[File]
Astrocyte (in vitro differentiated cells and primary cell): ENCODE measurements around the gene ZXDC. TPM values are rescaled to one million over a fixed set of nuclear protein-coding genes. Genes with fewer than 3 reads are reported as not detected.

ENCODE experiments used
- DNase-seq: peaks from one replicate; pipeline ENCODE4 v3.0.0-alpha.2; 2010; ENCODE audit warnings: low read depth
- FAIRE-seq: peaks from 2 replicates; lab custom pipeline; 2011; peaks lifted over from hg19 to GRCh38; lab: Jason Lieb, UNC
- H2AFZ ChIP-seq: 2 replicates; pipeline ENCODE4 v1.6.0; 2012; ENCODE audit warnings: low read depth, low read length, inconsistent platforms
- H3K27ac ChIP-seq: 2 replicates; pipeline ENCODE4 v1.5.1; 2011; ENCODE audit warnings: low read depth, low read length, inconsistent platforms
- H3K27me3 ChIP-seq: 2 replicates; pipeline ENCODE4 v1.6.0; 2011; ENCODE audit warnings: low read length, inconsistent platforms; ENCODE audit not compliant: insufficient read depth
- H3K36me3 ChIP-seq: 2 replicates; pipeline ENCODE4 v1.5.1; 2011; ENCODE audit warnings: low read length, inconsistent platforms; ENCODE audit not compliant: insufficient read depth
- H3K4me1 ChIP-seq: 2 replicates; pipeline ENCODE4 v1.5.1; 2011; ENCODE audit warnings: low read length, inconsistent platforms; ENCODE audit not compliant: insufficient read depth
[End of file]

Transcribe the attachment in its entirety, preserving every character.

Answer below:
Astrocyte (in vitro differentiated cells and primary cell): ENCODE measurements around the gene ZXDC. TPM values are rescaled to one million over a fixed set of nuclear protein-coding genes. Genes with fewer than 3 reads are reported as not detected.

ENCODE experiments used
- DNase-seq: peaks from one replicate; pipeline ENCODE4 v3.0.0-alpha.2; 2010; ENCODE audit warnings: low read depth
- FAIRE-seq: peaks from 2 replicates; lab custom pipeline; 2011; peaks lifted over from hg19 to GRCh38; lab: Jason Lieb, UNC
- H2AFZ ChIP-seq: 2 replicates; pipeline ENCODE4 v1.6.0; 2012; ENCODE audit warnings: low read depth, low read length, inconsistent platforms
- H3K27ac ChIP-seq: 2 replicates; pipeline ENCODE4 v1.5.1; 2011; ENCODE audit warnings: low read depth, low read length, inconsistent platforms
- H3K27me3 ChIP-seq: 2 replicates; pipeline ENCODE4 v1.6.0; 2011; ENCODE audit warnings: low read length, inconsistent platforms; ENCODE audit not compliant: insufficient read depth
- H3K36me3 ChIP-seq: 2 replicates; pipeline ENCODE4 v1.5.1; 2011; ENCODE audit warnings: low read length, inconsistent platforms; ENCODE audit not compliant: insufficient read depth
- H3K4me1 ChIP-seq: 2 replicates; pipeline ENCODE4 v1.5.1; 2011; ENCODE audit warnings: low read length, inconsistent platforms; ENCODE audit not compliant: insufficient read depth